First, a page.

Then, glossing over how he spurned the U.N.’s repeated appeals to let the inspectors finish up their work in Iraq, Bush said, “because a coalition of nations acted to defend the peace, and the credibility of the United Nations, Iraq is free.”

Bush also baffled some listeners by wrapping his invasion in the cloak of humanitarianism.

“Events during the past two years have set before us the clearest of divides: Between those who seek order, and those who spread chaos; between those who work for peaceful change, and those who adopt the methods of gangsters; between those who honor the rights of man, and those who deliberately take the lives of men, and women, and children, without mercy or shame,” Bush said.

These arguments may continue to resonate with some of Bush's domestic supporters who tend to confuse gullibility with patriotism. But this rhetoric is widening the credibility gulf with the rest of the world, which sees Iraq as not free, but occupied, and Bush's invasion as not an act of peace, but of aggression. To much of the world, Bush is the one spreading chaos and adopting "the methods of gangsters."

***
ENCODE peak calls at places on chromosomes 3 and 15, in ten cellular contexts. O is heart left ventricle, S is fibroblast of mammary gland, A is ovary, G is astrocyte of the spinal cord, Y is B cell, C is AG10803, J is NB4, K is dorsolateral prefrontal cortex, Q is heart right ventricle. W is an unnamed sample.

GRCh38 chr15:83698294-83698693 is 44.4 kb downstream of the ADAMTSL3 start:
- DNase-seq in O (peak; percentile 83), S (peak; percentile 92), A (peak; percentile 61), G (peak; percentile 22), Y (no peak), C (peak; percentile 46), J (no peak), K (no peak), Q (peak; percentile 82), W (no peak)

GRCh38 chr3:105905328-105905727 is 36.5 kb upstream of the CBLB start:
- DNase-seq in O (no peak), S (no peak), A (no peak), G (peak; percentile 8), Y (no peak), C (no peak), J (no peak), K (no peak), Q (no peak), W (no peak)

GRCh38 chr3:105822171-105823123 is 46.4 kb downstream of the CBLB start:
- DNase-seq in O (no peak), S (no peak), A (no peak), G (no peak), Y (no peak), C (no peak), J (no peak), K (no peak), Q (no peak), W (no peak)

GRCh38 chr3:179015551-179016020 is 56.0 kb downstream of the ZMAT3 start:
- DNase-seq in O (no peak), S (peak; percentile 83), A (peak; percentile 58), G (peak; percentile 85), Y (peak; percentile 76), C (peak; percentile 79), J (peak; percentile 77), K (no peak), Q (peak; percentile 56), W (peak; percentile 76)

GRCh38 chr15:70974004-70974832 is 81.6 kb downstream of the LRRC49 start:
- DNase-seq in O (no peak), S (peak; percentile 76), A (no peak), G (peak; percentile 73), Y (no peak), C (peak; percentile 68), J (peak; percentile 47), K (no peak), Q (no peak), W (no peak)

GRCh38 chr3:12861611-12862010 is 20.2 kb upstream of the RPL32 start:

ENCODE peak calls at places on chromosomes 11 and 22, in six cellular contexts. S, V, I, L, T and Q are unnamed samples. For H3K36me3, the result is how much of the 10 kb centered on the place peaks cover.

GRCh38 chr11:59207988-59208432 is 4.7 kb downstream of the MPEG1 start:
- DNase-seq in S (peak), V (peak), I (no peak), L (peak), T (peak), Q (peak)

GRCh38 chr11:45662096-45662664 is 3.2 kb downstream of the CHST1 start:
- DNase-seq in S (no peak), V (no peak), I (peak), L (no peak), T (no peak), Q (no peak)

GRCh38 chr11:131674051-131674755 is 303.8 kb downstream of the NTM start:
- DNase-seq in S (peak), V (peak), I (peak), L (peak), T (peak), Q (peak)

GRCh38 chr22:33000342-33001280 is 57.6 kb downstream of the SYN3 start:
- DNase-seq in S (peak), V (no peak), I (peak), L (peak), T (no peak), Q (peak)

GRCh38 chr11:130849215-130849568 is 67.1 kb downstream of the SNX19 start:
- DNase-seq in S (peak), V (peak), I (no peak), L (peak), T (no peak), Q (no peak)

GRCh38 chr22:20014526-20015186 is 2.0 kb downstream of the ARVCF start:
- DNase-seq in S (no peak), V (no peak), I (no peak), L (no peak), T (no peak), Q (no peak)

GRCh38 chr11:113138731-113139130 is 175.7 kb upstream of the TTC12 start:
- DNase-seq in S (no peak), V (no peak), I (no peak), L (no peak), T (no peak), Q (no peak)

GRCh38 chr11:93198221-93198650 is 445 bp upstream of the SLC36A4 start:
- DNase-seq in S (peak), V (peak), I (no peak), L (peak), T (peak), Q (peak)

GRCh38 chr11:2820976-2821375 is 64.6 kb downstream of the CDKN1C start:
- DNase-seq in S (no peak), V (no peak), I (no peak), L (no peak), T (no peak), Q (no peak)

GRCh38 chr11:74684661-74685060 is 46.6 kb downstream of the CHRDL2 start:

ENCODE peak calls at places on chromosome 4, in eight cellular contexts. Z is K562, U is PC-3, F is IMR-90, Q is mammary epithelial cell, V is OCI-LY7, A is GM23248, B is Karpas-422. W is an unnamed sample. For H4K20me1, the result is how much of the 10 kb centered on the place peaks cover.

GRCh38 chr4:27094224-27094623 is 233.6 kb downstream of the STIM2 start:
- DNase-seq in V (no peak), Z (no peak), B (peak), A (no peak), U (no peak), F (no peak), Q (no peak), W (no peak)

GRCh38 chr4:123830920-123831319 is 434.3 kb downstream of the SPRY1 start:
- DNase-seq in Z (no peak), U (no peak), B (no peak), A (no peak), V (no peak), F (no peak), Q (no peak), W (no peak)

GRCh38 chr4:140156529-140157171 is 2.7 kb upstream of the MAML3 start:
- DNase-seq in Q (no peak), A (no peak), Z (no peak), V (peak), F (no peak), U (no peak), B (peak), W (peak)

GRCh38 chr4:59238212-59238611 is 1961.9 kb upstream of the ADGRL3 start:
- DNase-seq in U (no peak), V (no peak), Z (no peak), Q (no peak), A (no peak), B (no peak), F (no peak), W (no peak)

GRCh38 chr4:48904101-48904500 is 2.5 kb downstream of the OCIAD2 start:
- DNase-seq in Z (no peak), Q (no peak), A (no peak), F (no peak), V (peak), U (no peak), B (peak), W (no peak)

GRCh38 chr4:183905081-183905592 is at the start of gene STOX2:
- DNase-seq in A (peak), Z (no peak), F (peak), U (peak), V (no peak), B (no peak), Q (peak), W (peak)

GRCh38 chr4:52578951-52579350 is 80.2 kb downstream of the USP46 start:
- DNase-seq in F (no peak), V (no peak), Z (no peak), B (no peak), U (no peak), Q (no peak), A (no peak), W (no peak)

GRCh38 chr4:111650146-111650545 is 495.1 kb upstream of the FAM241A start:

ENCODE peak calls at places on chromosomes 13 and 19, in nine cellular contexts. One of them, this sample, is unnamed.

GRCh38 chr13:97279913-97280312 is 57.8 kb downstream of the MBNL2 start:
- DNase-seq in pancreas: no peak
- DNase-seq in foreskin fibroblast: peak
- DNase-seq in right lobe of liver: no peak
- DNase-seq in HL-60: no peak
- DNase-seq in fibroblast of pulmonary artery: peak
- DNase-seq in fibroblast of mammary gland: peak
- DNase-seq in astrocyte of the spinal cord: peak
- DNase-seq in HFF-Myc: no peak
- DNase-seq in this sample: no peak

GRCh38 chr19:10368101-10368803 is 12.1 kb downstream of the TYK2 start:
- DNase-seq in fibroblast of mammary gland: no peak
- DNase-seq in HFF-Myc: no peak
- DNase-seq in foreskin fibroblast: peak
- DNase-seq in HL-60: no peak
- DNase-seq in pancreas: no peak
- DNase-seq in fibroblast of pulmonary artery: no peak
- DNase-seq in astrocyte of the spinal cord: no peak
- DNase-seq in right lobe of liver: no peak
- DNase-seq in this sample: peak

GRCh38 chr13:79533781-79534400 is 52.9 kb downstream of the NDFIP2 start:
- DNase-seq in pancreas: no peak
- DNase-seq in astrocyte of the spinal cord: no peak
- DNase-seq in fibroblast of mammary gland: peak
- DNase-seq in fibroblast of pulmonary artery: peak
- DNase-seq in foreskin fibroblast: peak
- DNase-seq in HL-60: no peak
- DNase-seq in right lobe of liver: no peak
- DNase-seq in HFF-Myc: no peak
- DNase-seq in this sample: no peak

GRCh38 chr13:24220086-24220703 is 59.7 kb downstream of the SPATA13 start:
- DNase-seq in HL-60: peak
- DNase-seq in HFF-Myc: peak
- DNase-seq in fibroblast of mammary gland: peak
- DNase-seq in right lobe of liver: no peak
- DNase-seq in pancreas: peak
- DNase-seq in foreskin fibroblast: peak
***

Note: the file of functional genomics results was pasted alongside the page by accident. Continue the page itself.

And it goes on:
Many U.N. delegates seemed perplexed by Bush’s strained justifications for an invasion that U.N. Secretary General Kofi Annan and many other world leaders have condemned. Immediately before Bush’s speech, Annan warned that preemptive war and unilateralism, two strategies that Bush has embraced, threatened to destroy more than half a century of international order and spread the “lawless use of force.”

French President Jacques Chirac made a similar point after Bush’s speech. “The war, which was started without the authorization of the Security Council, has shaken the multilateral system,” he said.

Bitter Irony

To many listening to Bush’s speech, there was bitter irony, too, in his denunciation of those who kill civilians “without mercy or shame,” given the thousands of Iraqis – including many children – who were killed in the U.S.-led invasion.